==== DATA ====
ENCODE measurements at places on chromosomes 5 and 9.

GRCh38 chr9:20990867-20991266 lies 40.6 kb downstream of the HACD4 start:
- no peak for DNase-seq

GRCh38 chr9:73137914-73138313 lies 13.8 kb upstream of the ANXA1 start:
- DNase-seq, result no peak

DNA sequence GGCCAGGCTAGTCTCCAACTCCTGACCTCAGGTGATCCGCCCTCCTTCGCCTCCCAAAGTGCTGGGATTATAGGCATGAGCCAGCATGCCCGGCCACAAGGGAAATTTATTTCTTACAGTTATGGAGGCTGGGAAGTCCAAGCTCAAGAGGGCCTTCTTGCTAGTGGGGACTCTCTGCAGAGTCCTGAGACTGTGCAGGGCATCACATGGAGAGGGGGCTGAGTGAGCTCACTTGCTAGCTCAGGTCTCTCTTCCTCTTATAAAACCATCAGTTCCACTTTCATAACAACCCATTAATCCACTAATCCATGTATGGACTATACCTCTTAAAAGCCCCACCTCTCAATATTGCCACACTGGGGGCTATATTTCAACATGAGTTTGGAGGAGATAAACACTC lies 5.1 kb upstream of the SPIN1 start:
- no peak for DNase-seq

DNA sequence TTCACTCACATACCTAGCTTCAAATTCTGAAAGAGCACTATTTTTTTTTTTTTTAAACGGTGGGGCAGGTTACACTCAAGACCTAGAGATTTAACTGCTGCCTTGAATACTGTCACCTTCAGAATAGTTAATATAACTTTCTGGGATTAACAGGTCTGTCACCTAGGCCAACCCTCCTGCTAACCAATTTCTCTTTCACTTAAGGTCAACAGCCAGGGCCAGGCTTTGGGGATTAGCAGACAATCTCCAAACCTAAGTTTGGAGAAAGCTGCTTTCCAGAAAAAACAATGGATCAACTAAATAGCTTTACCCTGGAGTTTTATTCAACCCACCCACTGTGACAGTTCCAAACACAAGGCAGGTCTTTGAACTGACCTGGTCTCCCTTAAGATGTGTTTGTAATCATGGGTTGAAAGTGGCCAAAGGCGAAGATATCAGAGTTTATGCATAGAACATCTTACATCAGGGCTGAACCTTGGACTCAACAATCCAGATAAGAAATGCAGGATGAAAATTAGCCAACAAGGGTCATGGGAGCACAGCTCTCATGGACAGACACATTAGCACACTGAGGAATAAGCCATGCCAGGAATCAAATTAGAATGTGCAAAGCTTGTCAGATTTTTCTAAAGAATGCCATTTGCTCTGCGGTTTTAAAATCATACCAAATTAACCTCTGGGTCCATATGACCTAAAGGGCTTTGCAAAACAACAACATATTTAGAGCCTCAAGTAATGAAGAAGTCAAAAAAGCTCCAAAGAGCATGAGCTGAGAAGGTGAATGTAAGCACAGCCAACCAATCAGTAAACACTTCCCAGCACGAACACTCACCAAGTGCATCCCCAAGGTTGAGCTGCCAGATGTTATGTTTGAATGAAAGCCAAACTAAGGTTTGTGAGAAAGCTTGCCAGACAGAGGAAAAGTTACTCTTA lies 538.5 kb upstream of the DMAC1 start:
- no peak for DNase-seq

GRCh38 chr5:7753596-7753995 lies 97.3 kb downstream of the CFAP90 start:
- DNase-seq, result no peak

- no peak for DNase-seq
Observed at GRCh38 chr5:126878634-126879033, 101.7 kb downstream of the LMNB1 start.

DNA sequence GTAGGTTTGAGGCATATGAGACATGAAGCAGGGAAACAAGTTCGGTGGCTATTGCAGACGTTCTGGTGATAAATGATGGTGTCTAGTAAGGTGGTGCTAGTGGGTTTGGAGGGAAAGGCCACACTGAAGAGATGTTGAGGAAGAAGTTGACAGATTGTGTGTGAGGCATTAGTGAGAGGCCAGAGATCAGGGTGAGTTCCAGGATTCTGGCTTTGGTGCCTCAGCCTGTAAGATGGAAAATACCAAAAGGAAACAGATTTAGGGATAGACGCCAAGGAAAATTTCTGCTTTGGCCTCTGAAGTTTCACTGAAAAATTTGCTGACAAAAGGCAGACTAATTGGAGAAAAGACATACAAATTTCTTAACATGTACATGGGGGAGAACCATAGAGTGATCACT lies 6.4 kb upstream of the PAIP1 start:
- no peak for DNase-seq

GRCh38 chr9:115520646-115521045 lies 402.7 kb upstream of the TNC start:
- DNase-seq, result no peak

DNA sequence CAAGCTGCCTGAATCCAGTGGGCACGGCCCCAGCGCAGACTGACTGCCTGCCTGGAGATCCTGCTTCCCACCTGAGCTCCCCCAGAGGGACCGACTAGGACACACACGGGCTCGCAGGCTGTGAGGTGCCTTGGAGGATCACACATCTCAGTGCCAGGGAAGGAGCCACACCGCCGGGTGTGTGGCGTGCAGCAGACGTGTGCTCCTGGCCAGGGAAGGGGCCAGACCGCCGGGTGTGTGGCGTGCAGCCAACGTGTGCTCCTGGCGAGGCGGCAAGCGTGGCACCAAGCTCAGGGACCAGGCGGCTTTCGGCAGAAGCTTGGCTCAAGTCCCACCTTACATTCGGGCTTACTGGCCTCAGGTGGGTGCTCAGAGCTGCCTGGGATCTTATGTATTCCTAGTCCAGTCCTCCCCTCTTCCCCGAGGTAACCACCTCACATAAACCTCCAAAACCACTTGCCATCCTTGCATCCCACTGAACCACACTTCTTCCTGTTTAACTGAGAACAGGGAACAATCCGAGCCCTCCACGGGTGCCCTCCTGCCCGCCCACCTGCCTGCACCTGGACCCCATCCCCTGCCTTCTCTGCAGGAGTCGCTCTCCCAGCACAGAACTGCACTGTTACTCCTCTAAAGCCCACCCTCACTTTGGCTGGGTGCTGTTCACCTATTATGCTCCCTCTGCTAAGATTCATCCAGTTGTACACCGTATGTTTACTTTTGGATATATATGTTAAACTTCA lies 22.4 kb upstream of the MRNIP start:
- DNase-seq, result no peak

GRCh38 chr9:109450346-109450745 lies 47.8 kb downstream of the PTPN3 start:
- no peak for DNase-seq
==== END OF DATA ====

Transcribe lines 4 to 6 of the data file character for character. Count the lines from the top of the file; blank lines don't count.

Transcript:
GRCh38 chr9:73137914-73138313 lies 13.8 kb upstream of the ANXA1 start:
- DNase-seq, result no peak

DNA sequence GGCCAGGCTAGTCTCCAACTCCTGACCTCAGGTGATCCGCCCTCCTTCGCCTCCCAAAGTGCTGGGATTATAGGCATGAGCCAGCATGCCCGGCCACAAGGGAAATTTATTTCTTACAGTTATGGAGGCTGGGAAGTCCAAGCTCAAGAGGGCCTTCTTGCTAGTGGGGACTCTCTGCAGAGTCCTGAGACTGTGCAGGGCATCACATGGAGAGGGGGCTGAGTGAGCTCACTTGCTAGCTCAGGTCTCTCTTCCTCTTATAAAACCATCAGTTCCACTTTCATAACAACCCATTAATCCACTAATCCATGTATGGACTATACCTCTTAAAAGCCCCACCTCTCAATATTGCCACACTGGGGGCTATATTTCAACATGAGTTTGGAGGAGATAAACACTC lies 5.1 kb upstream of the SPIN1 start: